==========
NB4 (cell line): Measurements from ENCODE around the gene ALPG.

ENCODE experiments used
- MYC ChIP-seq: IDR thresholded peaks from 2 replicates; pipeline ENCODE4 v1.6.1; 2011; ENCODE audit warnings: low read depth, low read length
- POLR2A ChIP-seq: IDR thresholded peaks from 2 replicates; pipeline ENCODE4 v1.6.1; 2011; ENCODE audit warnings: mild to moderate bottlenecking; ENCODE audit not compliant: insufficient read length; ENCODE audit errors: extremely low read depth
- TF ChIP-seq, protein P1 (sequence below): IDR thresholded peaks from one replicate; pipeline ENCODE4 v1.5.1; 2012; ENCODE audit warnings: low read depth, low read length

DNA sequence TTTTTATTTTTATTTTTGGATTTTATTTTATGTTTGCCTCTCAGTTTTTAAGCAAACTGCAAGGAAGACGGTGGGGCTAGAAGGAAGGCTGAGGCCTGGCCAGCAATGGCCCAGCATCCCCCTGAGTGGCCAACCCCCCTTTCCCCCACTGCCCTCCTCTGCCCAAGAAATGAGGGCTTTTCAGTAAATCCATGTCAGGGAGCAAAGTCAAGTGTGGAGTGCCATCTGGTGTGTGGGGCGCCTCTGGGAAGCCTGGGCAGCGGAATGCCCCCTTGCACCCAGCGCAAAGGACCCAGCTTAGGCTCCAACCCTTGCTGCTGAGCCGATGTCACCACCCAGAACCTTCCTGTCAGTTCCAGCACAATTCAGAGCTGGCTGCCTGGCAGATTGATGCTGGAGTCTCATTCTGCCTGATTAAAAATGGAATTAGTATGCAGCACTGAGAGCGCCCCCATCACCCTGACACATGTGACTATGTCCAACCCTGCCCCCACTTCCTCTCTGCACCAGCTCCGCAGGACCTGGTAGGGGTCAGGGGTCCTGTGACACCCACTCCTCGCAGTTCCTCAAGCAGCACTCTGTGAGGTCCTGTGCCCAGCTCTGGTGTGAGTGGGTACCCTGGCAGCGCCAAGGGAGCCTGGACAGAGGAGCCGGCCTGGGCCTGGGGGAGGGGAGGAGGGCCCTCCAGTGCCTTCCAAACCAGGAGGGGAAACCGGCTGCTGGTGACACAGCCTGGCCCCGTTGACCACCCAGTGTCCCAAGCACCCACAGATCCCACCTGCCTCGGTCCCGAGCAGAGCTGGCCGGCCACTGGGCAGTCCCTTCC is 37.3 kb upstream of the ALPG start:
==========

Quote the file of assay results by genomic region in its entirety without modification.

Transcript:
NB4 (cell line): Measurements from ENCODE around the gene ALPG.

ENCODE experiments used
- MYC ChIP-seq: IDR thresholded peaks from 2 replicates; pipeline ENCODE4 v1.6.1; 2011; ENCODE audit warnings: low read depth, low read length
- POLR2A ChIP-seq: IDR thresholded peaks from 2 replicates; pipeline ENCODE4 v1.6.1; 2011; ENCODE audit warnings: mild to moderate bottlenecking; ENCODE audit not compliant: insufficient read length; ENCODE audit errors: extremely low read depth
- TF ChIP-seq, protein P1 (sequence below): IDR thresholded peaks from one replicate; pipeline ENCODE4 v1.5.1; 2012; ENCODE audit warnings: low read depth, low read length

DNA sequence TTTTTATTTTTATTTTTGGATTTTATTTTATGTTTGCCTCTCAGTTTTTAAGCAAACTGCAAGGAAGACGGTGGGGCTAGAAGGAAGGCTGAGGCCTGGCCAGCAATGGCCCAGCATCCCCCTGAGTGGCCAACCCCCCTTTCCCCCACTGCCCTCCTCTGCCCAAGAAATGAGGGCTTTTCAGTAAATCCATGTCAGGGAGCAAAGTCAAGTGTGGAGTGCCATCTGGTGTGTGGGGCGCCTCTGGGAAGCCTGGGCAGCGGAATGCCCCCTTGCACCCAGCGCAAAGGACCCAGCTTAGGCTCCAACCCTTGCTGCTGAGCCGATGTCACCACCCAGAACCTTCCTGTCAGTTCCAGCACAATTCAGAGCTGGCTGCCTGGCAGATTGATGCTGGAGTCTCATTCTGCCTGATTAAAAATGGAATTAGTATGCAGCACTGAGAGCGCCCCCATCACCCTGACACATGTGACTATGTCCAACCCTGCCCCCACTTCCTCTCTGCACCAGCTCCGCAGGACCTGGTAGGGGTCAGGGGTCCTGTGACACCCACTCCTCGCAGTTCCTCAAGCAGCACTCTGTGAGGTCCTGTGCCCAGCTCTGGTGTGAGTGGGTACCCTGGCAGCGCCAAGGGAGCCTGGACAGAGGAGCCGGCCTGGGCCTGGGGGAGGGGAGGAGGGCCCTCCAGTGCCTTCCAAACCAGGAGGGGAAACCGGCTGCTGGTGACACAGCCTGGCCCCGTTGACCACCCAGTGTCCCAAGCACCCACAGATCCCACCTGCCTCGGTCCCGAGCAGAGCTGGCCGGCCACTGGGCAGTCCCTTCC is 37.3 kb upstream of the ALPG start: